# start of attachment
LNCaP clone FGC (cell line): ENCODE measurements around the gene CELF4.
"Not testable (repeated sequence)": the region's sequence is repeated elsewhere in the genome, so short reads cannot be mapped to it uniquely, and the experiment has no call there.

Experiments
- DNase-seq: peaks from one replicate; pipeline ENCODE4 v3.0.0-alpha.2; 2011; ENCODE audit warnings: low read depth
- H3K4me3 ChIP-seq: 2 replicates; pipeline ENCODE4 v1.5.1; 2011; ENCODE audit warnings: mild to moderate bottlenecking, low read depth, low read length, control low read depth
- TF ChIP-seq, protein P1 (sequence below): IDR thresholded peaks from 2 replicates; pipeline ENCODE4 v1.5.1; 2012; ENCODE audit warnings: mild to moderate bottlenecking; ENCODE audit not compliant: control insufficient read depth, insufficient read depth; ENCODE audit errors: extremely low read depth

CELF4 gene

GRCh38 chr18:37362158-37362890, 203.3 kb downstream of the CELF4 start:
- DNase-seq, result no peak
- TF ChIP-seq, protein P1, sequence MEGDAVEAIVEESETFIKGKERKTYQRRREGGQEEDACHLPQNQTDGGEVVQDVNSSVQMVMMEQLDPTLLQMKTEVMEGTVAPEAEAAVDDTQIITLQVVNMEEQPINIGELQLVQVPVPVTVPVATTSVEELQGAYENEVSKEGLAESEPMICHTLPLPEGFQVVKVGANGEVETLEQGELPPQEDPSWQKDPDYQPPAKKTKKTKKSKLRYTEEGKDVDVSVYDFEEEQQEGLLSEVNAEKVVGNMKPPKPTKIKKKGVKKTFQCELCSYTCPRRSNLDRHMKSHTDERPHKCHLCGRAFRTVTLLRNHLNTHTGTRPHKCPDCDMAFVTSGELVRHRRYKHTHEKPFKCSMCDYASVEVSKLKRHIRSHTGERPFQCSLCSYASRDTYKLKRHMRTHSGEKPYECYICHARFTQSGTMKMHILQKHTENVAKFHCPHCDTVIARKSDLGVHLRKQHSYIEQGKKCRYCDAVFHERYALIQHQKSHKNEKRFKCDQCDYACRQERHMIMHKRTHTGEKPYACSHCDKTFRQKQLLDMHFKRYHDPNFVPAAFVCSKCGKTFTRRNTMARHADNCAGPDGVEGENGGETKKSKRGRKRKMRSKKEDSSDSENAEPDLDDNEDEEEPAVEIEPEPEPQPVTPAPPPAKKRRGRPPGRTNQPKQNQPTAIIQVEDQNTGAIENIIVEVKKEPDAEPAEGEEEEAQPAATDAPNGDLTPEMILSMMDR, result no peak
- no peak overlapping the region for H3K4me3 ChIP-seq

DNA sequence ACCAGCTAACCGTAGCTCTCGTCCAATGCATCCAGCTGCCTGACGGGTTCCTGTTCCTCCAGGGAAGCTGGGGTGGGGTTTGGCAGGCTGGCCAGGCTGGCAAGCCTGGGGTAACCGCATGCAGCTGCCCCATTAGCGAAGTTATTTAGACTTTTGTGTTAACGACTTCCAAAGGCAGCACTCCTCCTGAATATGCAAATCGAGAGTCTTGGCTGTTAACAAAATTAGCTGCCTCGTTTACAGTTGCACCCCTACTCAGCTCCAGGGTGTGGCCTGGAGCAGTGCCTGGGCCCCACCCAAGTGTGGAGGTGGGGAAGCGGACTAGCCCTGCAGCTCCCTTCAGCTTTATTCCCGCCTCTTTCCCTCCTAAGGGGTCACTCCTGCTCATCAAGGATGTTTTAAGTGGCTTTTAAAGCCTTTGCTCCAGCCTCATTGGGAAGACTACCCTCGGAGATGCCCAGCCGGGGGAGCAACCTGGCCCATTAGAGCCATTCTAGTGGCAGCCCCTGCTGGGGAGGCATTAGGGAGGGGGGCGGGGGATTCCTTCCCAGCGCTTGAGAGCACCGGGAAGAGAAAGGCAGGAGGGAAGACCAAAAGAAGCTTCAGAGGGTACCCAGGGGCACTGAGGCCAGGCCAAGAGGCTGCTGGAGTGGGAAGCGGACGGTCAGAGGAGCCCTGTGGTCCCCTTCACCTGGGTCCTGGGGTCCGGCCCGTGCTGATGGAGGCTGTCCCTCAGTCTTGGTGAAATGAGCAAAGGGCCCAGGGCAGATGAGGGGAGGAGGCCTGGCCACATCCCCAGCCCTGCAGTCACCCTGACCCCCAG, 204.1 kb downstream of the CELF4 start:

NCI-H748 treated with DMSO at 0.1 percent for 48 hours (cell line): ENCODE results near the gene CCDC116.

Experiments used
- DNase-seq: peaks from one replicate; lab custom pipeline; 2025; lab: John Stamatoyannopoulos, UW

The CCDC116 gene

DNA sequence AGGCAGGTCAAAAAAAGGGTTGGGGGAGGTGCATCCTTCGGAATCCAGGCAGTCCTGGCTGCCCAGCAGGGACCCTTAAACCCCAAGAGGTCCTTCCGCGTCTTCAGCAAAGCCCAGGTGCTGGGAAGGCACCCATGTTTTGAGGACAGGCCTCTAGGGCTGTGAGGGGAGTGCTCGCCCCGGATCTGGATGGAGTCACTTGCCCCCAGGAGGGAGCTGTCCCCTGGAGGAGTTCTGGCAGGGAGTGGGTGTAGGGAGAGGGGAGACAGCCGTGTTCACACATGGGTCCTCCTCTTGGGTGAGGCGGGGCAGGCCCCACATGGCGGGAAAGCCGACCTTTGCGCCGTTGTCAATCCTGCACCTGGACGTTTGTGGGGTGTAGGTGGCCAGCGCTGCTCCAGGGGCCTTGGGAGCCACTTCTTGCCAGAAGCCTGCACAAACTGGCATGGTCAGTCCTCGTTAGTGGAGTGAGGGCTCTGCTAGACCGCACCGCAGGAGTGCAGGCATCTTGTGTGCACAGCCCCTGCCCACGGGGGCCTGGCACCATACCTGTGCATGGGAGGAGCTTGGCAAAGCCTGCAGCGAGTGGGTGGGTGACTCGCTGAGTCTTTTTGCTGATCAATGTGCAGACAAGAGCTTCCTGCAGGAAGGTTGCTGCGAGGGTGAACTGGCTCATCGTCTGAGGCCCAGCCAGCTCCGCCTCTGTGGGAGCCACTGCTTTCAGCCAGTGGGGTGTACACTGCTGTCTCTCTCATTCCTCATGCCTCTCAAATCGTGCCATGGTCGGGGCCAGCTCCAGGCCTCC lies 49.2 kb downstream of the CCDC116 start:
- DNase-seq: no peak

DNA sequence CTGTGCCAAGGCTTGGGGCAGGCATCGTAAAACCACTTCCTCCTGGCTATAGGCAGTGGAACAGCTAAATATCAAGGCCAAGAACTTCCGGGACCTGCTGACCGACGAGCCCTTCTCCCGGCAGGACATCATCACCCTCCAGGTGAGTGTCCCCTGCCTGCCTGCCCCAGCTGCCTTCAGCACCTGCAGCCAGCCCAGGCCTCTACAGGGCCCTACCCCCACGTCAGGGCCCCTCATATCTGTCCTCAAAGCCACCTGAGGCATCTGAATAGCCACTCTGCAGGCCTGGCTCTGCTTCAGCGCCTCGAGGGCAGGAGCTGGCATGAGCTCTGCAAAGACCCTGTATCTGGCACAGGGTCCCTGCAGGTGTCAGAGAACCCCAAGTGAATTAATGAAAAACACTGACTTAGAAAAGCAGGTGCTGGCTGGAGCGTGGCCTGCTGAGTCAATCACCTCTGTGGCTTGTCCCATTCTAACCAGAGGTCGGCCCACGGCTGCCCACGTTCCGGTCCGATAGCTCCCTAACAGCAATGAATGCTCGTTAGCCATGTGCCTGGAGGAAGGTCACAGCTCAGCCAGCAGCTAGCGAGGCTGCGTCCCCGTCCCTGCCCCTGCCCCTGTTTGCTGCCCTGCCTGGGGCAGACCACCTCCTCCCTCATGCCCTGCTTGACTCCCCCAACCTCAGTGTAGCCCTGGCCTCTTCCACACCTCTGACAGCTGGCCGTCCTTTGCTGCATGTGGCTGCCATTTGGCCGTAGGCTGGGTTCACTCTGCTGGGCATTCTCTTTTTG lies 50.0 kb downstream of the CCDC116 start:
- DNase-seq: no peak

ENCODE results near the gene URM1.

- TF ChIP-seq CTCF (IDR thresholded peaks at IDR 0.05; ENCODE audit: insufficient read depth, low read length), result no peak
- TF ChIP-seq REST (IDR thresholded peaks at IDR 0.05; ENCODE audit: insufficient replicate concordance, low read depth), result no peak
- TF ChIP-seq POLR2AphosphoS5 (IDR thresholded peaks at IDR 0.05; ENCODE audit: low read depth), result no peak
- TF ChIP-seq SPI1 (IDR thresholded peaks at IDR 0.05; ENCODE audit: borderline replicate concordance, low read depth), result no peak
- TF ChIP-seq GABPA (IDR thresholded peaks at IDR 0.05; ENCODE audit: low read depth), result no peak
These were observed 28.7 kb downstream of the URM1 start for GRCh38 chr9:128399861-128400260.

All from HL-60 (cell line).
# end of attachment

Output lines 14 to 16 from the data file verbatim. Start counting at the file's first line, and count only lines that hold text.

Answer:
Experiments used
- DNase-seq: peaks from one replicate; lab custom pipeline; 2025; lab: John Stamatoyannopoulos, UW

The CCDC116 gene